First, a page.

Norwegian authorities are planning to send an official complaint to FitnessKeeper, a US company that runs various fitness & health mobile apps, for breaching European data protection law by secretly tracking users and then transferring their data to a US-based advertiser.

The revelation came after Norway’s Consumer Council (NCC) conducted an investigation of twenty mobile apps, among which they also included FitnessKeeper’s Runkeeper app.

Runkeeper breaks users’ expectations of privacy

Researchers discovered that Runkeeper is tracking and collecting data on users even if the user is not using the app, NCC digital policy director Finn Myrstad told ArsTechnica today.

Additionally, the app also fails to delete personal data when the user closes his account and also requests more permissions that the app actually needs to run properly.

The Norwegian privacy watchdog also analyzed the app’s terms of service and discovered that Runkeeper has given itself the rights to update its privacy policy at any time, without notifying users in advance.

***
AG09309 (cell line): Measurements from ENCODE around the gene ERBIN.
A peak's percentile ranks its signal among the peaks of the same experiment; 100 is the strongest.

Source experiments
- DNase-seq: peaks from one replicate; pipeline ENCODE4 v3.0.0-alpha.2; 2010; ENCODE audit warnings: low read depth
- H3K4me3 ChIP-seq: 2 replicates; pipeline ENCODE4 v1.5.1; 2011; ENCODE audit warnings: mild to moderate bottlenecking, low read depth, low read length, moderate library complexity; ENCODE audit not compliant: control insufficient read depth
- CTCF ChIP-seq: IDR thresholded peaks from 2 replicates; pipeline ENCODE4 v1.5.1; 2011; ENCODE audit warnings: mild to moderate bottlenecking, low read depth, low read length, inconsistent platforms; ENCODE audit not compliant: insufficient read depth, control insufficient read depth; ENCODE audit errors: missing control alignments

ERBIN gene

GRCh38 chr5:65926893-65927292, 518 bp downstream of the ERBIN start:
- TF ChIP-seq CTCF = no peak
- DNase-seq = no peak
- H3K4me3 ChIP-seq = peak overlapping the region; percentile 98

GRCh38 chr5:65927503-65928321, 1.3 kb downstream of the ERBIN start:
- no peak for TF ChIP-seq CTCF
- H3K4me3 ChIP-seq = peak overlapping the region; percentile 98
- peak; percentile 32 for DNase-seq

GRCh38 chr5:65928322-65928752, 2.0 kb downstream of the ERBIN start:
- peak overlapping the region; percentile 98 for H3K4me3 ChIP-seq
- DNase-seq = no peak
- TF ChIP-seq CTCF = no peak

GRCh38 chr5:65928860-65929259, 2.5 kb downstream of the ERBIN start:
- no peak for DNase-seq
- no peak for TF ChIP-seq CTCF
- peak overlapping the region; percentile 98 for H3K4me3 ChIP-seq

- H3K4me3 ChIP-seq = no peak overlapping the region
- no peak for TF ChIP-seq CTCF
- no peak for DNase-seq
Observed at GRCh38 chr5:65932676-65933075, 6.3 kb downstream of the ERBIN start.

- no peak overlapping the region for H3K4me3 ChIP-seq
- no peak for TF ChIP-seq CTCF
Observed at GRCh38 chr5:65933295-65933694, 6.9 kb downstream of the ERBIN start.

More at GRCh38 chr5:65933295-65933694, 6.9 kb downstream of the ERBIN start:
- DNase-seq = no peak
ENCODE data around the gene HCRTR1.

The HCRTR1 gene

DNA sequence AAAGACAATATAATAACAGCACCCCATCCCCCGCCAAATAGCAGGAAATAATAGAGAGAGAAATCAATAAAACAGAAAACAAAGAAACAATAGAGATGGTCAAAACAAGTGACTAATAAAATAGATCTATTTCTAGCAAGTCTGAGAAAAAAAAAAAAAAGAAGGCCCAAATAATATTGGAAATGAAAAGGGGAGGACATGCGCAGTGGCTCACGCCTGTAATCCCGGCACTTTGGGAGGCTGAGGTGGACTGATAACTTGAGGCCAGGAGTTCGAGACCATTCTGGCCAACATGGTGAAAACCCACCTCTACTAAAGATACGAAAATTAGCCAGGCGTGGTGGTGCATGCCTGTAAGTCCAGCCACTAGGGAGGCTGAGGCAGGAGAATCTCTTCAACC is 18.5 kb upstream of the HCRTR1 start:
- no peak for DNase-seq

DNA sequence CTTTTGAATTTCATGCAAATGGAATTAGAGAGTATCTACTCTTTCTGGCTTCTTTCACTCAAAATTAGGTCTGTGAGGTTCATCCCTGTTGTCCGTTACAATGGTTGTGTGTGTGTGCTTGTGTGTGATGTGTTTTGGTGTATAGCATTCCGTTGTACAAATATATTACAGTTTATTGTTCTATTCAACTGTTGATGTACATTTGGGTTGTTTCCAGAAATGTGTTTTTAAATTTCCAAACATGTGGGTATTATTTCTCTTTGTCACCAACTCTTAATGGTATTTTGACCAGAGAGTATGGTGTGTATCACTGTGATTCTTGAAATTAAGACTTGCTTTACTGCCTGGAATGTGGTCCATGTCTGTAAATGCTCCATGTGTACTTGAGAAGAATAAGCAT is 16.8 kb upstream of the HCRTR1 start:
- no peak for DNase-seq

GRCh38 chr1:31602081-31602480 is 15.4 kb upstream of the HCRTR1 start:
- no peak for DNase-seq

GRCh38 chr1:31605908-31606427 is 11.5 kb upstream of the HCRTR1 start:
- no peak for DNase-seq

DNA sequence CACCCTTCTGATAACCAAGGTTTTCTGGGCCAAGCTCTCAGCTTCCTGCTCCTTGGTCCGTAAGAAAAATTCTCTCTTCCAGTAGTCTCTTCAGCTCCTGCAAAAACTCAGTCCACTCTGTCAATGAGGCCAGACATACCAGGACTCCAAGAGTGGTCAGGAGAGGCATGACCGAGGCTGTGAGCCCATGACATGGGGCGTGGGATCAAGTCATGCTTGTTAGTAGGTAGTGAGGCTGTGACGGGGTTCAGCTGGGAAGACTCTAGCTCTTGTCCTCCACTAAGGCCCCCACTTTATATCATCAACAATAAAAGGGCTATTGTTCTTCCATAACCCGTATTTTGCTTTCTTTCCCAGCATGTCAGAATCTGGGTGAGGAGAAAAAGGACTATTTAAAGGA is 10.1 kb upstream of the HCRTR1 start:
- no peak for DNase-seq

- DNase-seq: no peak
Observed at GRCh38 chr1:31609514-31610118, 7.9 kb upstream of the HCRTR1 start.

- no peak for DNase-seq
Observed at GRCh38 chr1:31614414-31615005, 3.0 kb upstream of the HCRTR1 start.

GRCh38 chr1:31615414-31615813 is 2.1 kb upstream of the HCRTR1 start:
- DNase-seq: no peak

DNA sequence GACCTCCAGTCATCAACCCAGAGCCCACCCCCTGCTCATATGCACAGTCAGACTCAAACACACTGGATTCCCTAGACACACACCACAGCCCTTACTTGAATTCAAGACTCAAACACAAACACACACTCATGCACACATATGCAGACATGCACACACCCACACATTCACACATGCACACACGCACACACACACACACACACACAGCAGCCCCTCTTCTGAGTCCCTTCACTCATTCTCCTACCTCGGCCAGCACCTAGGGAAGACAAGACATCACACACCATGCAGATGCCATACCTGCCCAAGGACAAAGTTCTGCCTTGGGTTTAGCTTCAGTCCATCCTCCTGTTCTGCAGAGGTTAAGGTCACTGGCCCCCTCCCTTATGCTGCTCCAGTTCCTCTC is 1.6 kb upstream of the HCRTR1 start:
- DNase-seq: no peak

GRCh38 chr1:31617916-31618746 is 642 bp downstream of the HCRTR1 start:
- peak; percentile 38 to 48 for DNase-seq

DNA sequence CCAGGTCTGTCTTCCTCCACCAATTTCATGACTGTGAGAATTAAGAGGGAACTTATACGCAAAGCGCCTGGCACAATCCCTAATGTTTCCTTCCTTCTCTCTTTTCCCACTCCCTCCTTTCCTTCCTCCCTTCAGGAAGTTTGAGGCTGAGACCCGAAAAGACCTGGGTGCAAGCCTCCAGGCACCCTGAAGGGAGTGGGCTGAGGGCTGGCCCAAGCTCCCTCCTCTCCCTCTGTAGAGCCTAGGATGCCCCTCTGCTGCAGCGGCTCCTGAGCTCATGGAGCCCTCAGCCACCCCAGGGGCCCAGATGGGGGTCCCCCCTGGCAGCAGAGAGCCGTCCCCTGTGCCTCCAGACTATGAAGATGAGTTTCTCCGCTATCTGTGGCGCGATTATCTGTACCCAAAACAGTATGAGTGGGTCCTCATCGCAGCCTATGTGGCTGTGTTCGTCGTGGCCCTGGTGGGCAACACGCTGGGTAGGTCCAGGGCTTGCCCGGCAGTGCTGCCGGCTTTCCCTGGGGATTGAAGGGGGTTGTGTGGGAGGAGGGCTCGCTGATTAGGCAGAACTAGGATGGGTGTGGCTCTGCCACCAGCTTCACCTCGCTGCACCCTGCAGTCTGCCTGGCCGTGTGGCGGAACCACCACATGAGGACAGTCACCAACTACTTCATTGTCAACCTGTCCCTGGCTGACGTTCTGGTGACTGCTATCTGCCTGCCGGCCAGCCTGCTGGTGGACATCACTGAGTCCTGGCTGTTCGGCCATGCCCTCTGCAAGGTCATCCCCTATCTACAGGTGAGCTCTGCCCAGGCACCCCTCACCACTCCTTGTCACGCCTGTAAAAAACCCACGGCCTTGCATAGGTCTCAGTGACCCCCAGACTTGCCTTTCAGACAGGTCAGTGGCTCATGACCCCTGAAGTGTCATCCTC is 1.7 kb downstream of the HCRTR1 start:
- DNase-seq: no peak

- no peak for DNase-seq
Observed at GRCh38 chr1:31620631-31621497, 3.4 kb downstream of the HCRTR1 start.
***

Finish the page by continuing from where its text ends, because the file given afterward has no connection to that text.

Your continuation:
NCC claims that after collecting all this data on its users, FitnessKeeper is transferring it to, a US-based advertiser.

Same issues also found in Tinder

Legally, the NCC currently has no powers over FitnessKeeper, since Europe’s Safe Harbour program was shut down, and the new  European General Data Protection Regulation (EGDPR) has not yet been formally approved.

When this happens, Norwegian authorities could impose hefty fines, and even request the app change its terms of service.

Europe is very strict about privacy policies, and in March, the same Norwegian council has filed a similar complaint against Tinder, who also didn’t delete personal data after user deleted accounts, and also shared private user details with advertisers.

Additionally, the app is also in trouble in parents worldwide, after being showed that children as young as thirteen can register accounts.

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